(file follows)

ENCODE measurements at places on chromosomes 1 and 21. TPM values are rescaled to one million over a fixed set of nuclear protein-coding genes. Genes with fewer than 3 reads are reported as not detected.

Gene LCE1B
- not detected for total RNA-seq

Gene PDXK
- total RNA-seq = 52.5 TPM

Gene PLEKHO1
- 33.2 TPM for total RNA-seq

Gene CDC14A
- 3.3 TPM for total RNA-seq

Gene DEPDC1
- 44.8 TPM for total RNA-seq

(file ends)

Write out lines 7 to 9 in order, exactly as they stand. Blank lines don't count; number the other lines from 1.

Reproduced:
- 33.2 TPM for total RNA-seq

Gene CDC14A
- 3.3 TPM for total RNA-seq